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With 85 years under its belt and a name that conjures up quality Italian craftsmanship, Furla is aiming for sales of 300 million euros, or $394.4 million, within four years.
“We have no choice but to become bigger,” said the handbag company’s chief executive officer Eraldo Poletto, who, unlike most executives, didn’t talk about store growth, but instead right-sizing the business.
“If we focus on what we control versus what we don’t control, we can do it,” he said, the “it” being the sales target. That goal, which even Poletto admits is “aggressive,” is already slowly materializing.
Furla’s sales in 2011 increased 13.7 percent to $233.1 million, from sales of $205 million a year earlier. Earnings before interest, taxes, depreciation and amortization jumped 46.5 percent to $32.8 million, from $22.4 million in 2010.
Instrumental to this growth is “broadening” yet refining the design aesthetic of Furla’s pipeline of products by making the brand more accessible to younger consumers. Not only does this include offering more accessible prices and trendier designs, but it also consists of reducing the size of Furla stores and shoring up operational efficiencies in sourcing, the ceo said.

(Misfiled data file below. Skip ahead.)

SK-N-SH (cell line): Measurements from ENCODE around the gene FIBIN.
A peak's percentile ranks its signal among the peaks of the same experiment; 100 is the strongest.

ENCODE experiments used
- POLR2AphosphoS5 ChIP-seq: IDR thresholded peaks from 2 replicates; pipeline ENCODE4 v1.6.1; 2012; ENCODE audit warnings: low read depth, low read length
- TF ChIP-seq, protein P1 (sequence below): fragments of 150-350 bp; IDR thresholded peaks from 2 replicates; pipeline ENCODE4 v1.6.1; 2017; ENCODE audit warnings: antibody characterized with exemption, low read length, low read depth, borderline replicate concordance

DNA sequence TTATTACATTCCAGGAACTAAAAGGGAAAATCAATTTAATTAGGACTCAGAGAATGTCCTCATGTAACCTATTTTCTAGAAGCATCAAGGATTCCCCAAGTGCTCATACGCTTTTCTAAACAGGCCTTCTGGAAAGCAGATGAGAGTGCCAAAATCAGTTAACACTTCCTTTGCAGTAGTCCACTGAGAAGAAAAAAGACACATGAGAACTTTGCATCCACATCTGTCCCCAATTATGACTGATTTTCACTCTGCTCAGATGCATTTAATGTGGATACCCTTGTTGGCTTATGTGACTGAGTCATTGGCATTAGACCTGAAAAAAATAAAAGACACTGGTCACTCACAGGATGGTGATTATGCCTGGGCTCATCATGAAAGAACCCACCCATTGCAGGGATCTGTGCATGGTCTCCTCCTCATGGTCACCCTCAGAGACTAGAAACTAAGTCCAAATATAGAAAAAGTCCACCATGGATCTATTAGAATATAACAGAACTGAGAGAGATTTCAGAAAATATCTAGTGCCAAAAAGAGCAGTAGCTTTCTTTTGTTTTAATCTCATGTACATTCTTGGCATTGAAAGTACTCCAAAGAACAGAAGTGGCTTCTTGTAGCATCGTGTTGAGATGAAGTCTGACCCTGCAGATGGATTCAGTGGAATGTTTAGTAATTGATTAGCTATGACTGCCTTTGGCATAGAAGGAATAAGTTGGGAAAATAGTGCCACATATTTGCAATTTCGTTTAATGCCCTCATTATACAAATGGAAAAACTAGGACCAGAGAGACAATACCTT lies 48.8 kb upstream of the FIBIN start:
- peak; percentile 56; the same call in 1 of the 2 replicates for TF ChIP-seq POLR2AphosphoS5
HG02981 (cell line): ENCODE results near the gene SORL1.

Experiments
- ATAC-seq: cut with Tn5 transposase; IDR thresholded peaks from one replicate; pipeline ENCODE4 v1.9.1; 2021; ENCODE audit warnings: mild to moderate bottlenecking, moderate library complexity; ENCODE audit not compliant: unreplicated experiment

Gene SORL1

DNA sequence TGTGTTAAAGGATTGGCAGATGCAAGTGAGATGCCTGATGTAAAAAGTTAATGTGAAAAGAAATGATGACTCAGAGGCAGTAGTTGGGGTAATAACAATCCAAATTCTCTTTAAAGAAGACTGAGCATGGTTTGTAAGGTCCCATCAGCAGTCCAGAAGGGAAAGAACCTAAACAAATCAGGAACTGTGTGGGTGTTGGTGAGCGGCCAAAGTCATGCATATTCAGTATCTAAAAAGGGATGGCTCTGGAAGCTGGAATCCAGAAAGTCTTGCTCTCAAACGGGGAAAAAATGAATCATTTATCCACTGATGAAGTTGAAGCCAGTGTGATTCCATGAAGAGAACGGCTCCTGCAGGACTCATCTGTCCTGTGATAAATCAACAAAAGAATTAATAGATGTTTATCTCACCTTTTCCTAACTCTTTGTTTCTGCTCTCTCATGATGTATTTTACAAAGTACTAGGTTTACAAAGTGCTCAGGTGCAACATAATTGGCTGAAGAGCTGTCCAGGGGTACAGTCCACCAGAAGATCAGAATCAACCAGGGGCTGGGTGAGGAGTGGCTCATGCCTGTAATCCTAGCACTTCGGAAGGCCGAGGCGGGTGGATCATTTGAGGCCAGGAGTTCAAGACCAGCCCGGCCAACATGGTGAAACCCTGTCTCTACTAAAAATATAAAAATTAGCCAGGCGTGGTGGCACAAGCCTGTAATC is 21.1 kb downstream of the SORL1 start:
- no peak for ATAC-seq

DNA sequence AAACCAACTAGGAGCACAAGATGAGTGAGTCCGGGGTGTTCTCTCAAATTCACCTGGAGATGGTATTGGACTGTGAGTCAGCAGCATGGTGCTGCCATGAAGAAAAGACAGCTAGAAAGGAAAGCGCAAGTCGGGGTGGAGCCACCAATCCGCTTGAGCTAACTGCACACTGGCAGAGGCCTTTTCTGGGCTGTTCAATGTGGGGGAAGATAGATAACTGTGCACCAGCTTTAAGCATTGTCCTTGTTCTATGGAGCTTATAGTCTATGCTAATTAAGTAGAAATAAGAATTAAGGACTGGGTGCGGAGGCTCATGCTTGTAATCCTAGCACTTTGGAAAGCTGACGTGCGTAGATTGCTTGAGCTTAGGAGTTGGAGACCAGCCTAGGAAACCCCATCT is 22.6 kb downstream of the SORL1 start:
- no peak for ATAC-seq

The brand has already put in place many of these efficiencies. On the product side, Furla broadened its offering when it launched a luxe collection for less than $2,000 at Saks Fifth Avenue last year. Furla, which sells bags for about $500, also recently created a lower-priced collection that retails in the $200 range. Called the Candy collection, the bright, shiny handbags made from PVC symbolize a departure from the brand’s leather-laden heritage.
Although Candy isn’t indicative of a new direction for the brand, it provides a glimpse of what’s to come, Furla’s U.S. ceo Tommaso Bruso told WWD.
Fashion collections, as Bruso called them, will begin to enter the brand’s offering more frequently, hopefully injecting the business with energy, color and new customers.
Still, in order to continue its expansion, there will need to be more store growth, Bruso admitted.
With 319 boutiques, 145 of which are directly controlled, Furla is focused on store count and distribution in untapped markets. Case in point: the brand opened a flagship in Bangkok this spring and is said to be looking to open one in the U.S. in the near-term. While part of the push has to do with expanding to new areas, it is also linked to balancing the brand’s distribution in stronger markets.
Currently, Furla gets 27 percent of its sales from Italy, which is among the major European nations that are economically challenged. Excluding Italy, another 27 percent of sales come from Europe and just over a quarter of its business comes from Japan. Asia delivers roughly 12 percent and the U.S. brings in about 8 percent.
“We want the right stores in the right places,” Bruso said. “But we don’t want too many stores.”
Bringing the conversation back to building the brand internally, Poletto agreed, but underscored the importance of the family-owned company’s quick, yet robust growth strategy.
With such a fervent message, could there be bigger plans on the horizon for Furla?
“Our first job is to organize the company so that the day we want to go public we can do it,” he said with a grin.